And keep going is what the Shearwater and her crew Haflinger referred to as “as bunch of old guys hoping to make it to Hawaii, and Alan” (Johnson, the youngest of the crew at 30 years old and an experienced ocean-racing crewman) did. And as the patchy, low-wind conditions eventually gave way to bigger wind and waves, Johnson’s racing experience and fearlessness helped the Shearwater’s crew to step out of its comfort zone and into first place in its division, finishing with an official time of 11 days, three hours and 29 minutes. This year, the fastest boats finished in a little over nine days; the slowest took 19.
“He really pushed us to put up a little more sail, a little more often,” Putnam said of Johnson.
The Pac Cup is an entirely downwind race, which is part of the appeal of the trans-Pacific races in general: racing downwind means the boats will use their spinnakers (large, billowy, lightweight sails that typically fly in front of the boat, almost like a giant parachute) and “fly.” Particularly as the boats get closer to the islands and meet the warm and ever-present trade winds.
“After the fourth place two years ago, we really felt we could have done better,” Haflinger said. “This year, we came in loaded for bear and had sails for every condition … and we went really fast (after the slow start). We were better drivers, I think, in the later stages, since we beat everyone we started with.”
Logistics for a race like this included preparing meals that could be frozen and kept on dry ice for the crew of five for 10 days, and on-deck watches that were limited to four hours at a time.
“We actually finished with some meals still in the cooler,” Haflinger said. “We managed to catch a tuna and a mahi-mahi along the way.”
Aside from the divisional win, Haflinger’s best — and worst — memories of the race come from his night watches.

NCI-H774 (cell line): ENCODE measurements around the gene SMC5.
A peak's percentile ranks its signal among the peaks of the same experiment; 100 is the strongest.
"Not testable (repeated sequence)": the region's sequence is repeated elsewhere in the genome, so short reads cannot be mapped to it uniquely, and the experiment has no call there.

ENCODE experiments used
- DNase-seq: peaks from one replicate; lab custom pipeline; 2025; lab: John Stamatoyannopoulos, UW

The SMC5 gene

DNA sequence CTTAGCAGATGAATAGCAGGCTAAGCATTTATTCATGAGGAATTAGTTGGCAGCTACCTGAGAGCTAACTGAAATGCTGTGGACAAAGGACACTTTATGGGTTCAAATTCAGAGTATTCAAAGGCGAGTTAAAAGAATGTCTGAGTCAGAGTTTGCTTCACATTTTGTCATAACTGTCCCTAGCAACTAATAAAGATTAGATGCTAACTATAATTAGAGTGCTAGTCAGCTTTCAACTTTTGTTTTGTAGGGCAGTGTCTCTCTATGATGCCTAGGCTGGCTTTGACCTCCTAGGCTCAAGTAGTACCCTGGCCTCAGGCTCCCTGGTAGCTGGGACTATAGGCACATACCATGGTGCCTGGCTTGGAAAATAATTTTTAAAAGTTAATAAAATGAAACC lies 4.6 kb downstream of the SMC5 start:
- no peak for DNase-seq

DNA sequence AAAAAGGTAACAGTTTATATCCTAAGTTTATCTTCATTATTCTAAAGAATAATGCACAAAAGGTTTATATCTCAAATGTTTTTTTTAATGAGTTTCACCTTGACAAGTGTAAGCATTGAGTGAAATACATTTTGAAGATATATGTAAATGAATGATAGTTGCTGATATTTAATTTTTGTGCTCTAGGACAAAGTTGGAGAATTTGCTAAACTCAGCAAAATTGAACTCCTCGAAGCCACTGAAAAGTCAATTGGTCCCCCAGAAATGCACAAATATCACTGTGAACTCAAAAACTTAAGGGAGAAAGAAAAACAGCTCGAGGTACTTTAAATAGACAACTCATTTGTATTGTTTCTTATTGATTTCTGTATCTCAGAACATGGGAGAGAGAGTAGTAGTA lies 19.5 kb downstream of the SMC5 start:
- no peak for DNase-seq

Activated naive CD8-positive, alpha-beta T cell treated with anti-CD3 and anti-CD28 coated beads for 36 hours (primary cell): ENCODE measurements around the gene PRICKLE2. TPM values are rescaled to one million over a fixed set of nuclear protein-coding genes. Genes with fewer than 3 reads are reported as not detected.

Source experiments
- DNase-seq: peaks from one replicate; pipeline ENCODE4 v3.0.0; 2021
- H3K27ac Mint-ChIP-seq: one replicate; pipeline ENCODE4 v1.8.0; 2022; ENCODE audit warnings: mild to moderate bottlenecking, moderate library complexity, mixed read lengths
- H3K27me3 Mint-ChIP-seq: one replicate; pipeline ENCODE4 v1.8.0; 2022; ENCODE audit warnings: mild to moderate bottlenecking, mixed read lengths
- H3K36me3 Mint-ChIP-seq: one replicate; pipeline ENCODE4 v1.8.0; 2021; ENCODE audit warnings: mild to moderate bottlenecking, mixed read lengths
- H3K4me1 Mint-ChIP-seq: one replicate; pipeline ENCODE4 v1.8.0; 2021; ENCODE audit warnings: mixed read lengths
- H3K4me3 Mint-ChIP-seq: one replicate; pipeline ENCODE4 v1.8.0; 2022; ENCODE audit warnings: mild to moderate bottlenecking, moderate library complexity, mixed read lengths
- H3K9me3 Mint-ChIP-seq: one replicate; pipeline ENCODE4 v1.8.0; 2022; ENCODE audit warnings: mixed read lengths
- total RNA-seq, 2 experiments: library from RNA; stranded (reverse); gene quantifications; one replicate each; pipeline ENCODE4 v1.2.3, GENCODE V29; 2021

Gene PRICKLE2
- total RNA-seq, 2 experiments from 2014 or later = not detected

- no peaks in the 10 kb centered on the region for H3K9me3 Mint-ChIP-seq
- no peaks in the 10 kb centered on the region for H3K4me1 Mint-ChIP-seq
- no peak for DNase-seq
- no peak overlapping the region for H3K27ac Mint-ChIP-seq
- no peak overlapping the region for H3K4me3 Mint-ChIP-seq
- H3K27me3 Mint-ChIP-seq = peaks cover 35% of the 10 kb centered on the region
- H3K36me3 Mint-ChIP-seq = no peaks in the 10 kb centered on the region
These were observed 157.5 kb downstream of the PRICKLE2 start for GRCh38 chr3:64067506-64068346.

“When the moon and the stars were out, it was magical,” he explained. “We’re moving fast, you could see squalls all around but not coming at us … just incredible. But when it wasn’t clear and the moon wasn’t up, there was no light, and then a squall would slam into us … that was the worst.”
Haflinger added that the crew did not have any “scary” incidents and that the only equipment drama it experienced was that one sail “blew up — shredded into ribbons” and a few lines broke. But both men said that especially after competing previously, they were well prepared with “lots of spares” this time around.
Putnam’s worst memory will be that of getting sick shortly before the race and having to experience the entire event while ill.
“It would have been nice to have been on the podium and not been worried about coughing up phlegm on everyone,” he said. “But the best part was just being out at sea with the dolphins and rainbows … sailing across the Pacific with three other people who worked professional fisheries for many years was a wonderful way to learn and feel connected to the sea. The amount of knowledge on that boat was amazing, and that’s what was really fun about sailing with Karl and his crew.”
As to the future of this victorious Shearwater crew, Haflinger said while he would be happy to crew on a boat for another Pac Cup or similiar race, he would not use his own boat again, having done it twice now.
“It’s literally 1,000 hours of preparation that goes into getting a boat ready for something like this,” he said. “It’s just so much work. And the logistics are tough, especially from up here in the Northwest.”
The Shearwater is now being shipped from Hawaii and then trailered back up to Seattle before Haflinger can bring the green-hulled beauty back to Vashon.
Putnam would happily do it all again.
“If you’re putting up the sails, and nothing is broken, things are good.”